In their small NYC apartment art is everywhere, on the walls, the ceiling, stacked up in closets, under the bed, in drawers of chests, in trunks, everywhere. They collected so much art that they had to get rid of furniture so that they could accommodate it all. They got all this art by living off Dorothy's salary and using Herb's wages to buy art they loved.
Slowly word got out about their collection and artists sought them out to sell them their work and museums and galleries sought them out to allow them to show all the art they had collected. After years of living with all that art and the semi notoriety that surrounded their collection of it, the National Gallery in Washington DC contacted them about housing and curating their collection. They liked the idea of giving their collection to the National Gallery because it's a free institution and the art can't be sold or given away by the Gallery once they take physical possession of it. So the Vogels allowed most of their collection to be sent to the National Gallery where it will be shown and appreciated. Both were government workers when they worked and now their art collection will be shown at a government run gallery in perpetuity.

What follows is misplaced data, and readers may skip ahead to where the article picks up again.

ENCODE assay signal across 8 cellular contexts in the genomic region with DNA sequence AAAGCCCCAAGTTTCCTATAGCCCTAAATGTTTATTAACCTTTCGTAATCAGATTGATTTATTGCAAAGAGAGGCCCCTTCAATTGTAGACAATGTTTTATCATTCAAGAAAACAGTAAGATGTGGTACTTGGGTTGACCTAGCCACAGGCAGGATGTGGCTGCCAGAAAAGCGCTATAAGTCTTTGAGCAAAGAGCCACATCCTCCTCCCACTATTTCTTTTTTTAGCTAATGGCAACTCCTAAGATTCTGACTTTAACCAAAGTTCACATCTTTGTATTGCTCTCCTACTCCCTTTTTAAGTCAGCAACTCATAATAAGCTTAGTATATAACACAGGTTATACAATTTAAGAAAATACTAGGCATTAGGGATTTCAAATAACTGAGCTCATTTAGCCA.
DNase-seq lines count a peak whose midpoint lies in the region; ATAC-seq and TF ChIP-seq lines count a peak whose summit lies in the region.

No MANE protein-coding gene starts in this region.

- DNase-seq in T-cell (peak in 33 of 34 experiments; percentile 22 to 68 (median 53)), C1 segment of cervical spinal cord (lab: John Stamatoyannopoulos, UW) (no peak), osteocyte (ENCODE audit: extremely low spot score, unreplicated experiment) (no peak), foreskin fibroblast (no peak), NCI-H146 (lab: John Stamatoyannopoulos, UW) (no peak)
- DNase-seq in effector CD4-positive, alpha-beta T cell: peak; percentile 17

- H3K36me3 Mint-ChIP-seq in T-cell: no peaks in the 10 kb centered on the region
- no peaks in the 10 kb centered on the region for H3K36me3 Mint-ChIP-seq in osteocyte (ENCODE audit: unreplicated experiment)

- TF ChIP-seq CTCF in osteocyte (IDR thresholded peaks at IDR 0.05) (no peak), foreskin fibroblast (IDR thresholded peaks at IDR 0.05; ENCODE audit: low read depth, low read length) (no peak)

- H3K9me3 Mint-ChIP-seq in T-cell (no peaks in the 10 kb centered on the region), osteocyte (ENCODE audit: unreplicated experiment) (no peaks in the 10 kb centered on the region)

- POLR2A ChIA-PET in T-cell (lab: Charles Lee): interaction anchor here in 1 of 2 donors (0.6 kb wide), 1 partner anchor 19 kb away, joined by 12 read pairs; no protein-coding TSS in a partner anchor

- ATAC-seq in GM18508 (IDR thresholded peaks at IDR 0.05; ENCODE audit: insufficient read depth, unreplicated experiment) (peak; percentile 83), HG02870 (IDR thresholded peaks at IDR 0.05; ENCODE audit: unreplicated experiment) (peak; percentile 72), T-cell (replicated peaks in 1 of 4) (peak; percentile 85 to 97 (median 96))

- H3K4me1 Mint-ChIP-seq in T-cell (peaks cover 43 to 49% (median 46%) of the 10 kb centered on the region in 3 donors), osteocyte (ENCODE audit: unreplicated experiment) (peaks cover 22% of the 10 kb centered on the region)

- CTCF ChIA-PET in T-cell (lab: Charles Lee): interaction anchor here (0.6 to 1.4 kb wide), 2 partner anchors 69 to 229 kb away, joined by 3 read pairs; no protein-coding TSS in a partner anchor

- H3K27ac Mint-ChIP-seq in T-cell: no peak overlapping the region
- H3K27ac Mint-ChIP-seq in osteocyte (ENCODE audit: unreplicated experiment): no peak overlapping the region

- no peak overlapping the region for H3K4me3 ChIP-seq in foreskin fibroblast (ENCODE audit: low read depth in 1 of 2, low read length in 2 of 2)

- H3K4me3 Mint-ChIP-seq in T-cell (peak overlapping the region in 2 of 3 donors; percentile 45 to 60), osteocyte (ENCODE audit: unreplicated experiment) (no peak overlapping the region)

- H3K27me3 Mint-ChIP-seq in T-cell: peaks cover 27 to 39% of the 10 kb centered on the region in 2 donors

In recognition of the enormity of their gift to the gallery, the National Gallery arranged for the Vogels to get a small annuity to subsidize their pensions and Social Security. The thought was that the annuity would help them purchase a couch and other furniture for their small apartment now that they had pared down their art collection. However, the Vogels had other ideas. They used the annuity to buy more art, which will one day go to the National Gallery.
I loved this documentary about this cute little couple. These kind of people help restore my faith in human beings. Here they are living on a modest budget with no children to raise or look after so they spend their money on art. And it's not the touchy feely accessible kind of art, in many cases it's minimalist, conceptual, and abstract art that is shunned by most collectors, galleries, and museums. They not only bought what they liked, they championed it. And slowly over time their opinions mattered and became sought after. Imagine that, instead of some bloated wealthy fuck like that British advertising millionaire Saatchi setting the standard, it was little old Herb and Dorothy, a postal worker and a librarian. And I love the fact they they refused to sell any of their collection and that they took steps to make sure it could not be sold after their deaths. They loved art for art's sake and they are making sure others can appreciate it too.
If more people were like Herb and Dorothy, especially the ones with money, then this world would be a much better place. Kudos to you Herb and Dorothy and kudos to the makers of this fine film that I highly recommend. It's sweet, charming, and adorable.